Superintendent Dr. Brian Huff said he recently met with several community members, English and language arts teachers and librarians about the book review process to give them the opportunity to share their voices. Huff said he would offer the same opportunities to anyone wishing to speak to the board.
“Three minutes isn’t nearly enough to speak to the board to get across all your concerns,” he said.
“This is a very difficult time to be a staff member,” he said.
Huff said he would like to continue to encourage reading.
“We would like to continue to offer books in the classroom even though it is uncomfortable,” he said. “So the quote about me earlier was partially correct.”
Huff said he had asked staff members to stand up in the face of opposition and offer literature to their students.
“Just because it is hard doesn’t mean it is not important,”he said. “We are here to support our staff members in that endeavor. We want our students to have the opportunity to read.”
Sometimes, he said, it is difficult to fight the battle.
“We also know there are some materials that are somewhat questionable to our community,” he said. “I have said this several times over the last several months and I will say it again, that our job is to determine what the vast majority of our community deems as inappropriate, so when we define what appropriate is in our libraries and our curriculum, it’s really about what 70 percent of our community would deem what appropriate is.”
He said the school board’s job was to define what that appropriateness and definition was based on community input.
“So this board has a tough job,” he said.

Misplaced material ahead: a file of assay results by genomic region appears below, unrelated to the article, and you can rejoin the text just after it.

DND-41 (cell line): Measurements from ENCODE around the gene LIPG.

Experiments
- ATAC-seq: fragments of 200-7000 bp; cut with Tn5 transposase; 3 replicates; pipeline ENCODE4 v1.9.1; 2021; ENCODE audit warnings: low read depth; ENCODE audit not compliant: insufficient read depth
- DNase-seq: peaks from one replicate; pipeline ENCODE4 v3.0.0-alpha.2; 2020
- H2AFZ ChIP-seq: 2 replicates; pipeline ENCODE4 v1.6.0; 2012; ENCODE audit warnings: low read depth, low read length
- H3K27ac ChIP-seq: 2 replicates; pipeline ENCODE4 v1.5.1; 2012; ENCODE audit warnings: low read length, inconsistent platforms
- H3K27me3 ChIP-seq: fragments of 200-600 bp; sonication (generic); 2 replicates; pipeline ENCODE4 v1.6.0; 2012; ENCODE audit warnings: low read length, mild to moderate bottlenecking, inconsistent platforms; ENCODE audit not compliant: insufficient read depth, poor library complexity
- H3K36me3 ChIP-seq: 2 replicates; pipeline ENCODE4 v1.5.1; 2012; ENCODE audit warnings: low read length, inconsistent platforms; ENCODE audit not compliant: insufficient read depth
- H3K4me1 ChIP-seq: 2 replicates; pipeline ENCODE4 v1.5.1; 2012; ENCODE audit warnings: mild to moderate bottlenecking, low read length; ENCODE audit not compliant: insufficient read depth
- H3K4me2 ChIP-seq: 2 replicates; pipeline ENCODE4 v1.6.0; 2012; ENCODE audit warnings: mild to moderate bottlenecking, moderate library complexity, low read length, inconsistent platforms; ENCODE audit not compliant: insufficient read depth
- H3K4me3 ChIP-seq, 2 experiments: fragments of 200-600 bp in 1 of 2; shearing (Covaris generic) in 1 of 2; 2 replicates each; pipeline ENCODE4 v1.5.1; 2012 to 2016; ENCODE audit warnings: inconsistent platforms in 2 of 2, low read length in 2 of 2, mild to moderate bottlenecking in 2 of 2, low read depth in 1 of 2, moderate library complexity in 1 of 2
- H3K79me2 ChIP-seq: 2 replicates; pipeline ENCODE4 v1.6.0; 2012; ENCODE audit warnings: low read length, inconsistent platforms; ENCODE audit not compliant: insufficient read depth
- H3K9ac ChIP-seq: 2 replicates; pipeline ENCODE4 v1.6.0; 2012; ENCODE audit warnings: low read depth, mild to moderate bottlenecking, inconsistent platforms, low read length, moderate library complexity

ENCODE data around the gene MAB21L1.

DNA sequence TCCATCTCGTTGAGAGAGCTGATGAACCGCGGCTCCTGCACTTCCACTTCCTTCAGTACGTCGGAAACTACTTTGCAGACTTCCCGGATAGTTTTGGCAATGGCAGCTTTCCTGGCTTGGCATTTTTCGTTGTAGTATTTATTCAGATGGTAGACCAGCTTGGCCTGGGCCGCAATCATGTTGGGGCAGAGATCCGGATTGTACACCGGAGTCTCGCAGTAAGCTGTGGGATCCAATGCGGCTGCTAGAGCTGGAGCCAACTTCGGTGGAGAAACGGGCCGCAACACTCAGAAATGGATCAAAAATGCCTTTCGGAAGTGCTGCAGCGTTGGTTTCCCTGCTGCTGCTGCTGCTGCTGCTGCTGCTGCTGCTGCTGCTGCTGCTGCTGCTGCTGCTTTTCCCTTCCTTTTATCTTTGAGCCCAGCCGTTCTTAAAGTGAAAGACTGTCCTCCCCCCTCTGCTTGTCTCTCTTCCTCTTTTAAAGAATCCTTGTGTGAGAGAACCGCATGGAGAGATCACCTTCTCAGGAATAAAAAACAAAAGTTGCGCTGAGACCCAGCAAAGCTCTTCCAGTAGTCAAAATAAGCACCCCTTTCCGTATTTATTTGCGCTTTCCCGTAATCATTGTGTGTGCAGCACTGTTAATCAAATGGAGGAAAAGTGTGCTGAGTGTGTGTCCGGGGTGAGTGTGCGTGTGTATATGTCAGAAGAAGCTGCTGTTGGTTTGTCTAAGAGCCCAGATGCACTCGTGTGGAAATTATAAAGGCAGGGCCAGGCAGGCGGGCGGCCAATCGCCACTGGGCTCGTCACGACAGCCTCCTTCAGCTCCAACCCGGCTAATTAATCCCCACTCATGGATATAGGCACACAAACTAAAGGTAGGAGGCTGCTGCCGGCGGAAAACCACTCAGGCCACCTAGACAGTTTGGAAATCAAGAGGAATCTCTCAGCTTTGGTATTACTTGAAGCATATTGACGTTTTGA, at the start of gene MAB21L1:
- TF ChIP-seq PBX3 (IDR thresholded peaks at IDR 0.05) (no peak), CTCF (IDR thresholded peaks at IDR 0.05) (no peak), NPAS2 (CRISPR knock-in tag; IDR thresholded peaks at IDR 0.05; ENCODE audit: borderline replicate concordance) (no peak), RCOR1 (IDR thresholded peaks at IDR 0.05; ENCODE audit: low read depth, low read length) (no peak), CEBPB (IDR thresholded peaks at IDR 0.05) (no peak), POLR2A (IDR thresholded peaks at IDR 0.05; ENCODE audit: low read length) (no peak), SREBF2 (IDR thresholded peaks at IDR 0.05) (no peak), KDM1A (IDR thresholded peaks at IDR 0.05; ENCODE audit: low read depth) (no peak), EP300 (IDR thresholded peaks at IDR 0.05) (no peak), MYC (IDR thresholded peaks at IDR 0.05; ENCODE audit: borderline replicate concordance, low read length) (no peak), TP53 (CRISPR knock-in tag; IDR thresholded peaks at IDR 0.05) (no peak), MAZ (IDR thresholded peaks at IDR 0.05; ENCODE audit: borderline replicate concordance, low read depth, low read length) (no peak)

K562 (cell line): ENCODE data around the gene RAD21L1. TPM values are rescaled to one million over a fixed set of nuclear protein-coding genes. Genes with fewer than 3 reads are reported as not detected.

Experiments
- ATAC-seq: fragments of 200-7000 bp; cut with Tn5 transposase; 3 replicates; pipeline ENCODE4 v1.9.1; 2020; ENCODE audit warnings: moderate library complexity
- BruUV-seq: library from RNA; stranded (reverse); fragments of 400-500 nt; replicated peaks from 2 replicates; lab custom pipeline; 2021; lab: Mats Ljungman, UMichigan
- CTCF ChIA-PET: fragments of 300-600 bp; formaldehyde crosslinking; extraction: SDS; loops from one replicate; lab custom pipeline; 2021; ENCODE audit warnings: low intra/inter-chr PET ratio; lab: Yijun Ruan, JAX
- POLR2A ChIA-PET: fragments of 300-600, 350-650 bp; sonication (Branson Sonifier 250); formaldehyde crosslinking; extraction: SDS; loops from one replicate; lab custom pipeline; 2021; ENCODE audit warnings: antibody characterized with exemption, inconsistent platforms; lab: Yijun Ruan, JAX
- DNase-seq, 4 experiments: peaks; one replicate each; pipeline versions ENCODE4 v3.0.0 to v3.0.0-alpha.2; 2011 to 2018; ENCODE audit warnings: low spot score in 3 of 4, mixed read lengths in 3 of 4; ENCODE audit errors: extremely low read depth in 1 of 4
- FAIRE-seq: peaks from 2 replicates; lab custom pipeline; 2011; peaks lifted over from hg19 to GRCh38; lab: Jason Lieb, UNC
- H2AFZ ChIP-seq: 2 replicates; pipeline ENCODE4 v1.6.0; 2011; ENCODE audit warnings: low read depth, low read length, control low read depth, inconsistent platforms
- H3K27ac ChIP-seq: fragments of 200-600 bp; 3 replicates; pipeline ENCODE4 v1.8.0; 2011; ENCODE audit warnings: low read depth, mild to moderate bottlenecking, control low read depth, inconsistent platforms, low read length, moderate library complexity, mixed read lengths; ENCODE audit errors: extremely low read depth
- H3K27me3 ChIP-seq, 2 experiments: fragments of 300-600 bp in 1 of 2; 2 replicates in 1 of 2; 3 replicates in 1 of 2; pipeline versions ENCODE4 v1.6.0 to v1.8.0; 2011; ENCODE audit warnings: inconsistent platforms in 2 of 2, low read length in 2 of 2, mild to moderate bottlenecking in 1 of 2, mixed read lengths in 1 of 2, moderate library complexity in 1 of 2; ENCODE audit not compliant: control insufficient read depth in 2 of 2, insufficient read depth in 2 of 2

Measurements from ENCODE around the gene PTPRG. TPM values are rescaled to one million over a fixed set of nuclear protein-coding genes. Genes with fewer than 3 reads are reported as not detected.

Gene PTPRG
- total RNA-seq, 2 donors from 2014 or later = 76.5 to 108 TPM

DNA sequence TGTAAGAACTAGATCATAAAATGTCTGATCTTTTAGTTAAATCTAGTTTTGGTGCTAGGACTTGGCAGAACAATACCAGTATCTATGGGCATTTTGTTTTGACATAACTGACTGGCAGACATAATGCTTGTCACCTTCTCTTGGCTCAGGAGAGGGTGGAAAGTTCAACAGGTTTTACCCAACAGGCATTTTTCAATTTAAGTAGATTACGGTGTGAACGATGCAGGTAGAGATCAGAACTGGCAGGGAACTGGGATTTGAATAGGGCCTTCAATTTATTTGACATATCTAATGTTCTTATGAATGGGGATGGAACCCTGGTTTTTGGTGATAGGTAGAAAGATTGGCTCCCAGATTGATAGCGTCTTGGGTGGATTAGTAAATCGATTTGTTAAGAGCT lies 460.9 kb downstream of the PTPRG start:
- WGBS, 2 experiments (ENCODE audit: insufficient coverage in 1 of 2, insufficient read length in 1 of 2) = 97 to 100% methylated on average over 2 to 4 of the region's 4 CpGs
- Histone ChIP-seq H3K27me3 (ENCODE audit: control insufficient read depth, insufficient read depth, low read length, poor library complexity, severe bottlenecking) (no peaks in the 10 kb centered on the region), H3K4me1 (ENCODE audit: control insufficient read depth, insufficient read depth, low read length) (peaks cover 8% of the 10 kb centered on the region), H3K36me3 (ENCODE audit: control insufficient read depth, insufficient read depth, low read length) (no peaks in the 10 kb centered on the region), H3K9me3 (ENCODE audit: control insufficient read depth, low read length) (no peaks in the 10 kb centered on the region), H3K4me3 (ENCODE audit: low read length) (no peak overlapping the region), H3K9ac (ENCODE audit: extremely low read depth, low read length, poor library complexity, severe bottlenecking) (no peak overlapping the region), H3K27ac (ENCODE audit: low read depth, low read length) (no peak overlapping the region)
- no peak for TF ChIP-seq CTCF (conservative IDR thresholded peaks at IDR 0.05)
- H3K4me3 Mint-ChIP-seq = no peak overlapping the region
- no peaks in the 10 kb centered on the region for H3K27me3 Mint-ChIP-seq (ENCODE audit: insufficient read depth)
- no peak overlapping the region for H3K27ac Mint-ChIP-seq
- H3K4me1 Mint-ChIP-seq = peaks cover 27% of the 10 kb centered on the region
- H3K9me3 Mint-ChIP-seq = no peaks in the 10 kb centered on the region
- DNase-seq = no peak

Huff said the board will be reviewing the book “Winter Girls” in June, followed by “Tricks” in October and the Bible in late fall.
“We are committed to following the process as it is laid out,” he said.
Following the meeting, Huff said the Holy Bible had only been checked out from Gardner Edgerton High School three times this school year.
Ultimately, he said, the decision will be up to the board. He added the library does not currently have copies of other religious books, such as the Quran, but people were more than welcome to request having them.
In an email, Board President Tom Reddin stated the board would treat the Bible like the other books members review.
“It will go before the committee and then to the board for a vote,” he said. “As with any other book, my decision will be determined on what educational qualities the overall message of the book delivers.”
At this point, Reddin said, two books have gone through the process, and both were voted to remain in the school library.
“The next book coming to us will be “Wintergirls,” which I just finished yesterday,” he said. “While I cannot speak for the rest of the board, my vote will be to keep “Wintergirls” in the school library. It should be noted that while going through the review process, books are not pulled from shelves.”
Students, parents and community members have called into question the district’s policy, claiming it was ineffective because it allowed individuals and political organizations to influence the school’s curriculum. Instead, they said they would like to see content concerns addressed on an individual, case-by-case basis which doesn’t affect the entire district.